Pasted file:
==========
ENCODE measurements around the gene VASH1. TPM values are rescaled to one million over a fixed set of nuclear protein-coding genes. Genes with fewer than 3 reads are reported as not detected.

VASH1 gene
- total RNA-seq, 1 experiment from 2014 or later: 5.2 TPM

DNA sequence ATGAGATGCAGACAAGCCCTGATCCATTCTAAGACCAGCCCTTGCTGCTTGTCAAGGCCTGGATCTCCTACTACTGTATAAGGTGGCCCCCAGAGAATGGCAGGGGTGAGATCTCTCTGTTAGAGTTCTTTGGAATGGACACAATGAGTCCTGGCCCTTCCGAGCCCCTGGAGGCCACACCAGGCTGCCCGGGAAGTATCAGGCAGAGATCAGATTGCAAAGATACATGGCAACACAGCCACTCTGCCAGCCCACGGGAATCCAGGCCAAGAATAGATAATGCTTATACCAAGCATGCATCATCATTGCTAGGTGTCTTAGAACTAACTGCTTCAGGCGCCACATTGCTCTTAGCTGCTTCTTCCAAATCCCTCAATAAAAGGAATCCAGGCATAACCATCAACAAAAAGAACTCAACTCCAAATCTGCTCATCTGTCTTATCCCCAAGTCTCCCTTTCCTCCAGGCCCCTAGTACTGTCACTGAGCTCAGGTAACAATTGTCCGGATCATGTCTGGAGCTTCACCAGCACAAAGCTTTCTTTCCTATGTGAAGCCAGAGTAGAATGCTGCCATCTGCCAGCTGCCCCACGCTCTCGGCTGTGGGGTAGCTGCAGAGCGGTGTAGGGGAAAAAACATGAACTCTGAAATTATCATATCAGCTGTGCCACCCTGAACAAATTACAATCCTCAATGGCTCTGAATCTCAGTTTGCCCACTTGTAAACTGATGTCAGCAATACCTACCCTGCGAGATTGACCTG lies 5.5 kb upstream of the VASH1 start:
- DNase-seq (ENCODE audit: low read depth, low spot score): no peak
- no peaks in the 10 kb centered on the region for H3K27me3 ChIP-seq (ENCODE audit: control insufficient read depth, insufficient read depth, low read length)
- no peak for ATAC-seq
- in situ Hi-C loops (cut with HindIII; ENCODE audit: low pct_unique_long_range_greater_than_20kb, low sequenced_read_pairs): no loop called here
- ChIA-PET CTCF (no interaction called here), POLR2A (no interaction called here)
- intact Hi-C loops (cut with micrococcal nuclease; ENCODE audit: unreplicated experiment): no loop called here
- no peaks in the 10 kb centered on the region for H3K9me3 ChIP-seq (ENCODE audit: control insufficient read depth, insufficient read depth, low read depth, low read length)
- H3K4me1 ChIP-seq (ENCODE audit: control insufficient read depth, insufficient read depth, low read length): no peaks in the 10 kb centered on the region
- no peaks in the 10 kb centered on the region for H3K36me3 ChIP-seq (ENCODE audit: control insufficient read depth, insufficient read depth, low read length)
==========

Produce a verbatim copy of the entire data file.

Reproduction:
ENCODE measurements around the gene VASH1. TPM values are rescaled to one million over a fixed set of nuclear protein-coding genes. Genes with fewer than 3 reads are reported as not detected.

VASH1 gene
- total RNA-seq, 1 experiment from 2014 or later: 5.2 TPM

DNA sequence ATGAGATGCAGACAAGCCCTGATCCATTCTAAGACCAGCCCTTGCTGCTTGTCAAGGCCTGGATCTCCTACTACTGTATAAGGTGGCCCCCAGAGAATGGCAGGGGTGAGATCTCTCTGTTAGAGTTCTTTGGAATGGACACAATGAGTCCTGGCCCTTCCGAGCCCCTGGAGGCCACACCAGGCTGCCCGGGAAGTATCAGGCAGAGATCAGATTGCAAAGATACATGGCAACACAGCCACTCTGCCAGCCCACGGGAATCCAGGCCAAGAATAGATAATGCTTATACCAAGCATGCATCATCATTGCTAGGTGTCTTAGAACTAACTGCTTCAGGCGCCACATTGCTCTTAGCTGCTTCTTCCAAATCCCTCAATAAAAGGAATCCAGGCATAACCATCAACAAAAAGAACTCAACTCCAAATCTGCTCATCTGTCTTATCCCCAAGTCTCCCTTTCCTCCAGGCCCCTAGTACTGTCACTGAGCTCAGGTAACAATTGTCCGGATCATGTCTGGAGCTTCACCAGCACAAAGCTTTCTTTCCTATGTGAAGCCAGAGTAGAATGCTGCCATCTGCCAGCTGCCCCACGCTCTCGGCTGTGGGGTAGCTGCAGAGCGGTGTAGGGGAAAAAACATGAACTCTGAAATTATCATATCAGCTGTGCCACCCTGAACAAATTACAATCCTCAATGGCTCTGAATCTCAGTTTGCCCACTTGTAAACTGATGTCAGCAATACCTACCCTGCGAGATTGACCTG lies 5.5 kb upstream of the VASH1 start:
- DNase-seq (ENCODE audit: low read depth, low spot score): no peak
- no peaks in the 10 kb centered on the region for H3K27me3 ChIP-seq (ENCODE audit: control insufficient read depth, insufficient read depth, low read length)
- no peak for ATAC-seq
- in situ Hi-C loops (cut with HindIII; ENCODE audit: low pct_unique_long_range_greater_than_20kb, low sequenced_read_pairs): no loop called here
- ChIA-PET CTCF (no interaction called here), POLR2A (no interaction called here)
- intact Hi-C loops (cut with micrococcal nuclease; ENCODE audit: unreplicated experiment): no loop called here
- no peaks in the 10 kb centered on the region for H3K9me3 ChIP-seq (ENCODE audit: control insufficient read depth, insufficient read depth, low read depth, low read length)
- H3K4me1 ChIP-seq (ENCODE audit: control insufficient read depth, insufficient read depth, low read length): no peaks in the 10 kb centered on the region
- no peaks in the 10 kb centered on the region for H3K36me3 ChIP-seq (ENCODE audit: control insufficient read depth, insufficient read depth, low read length)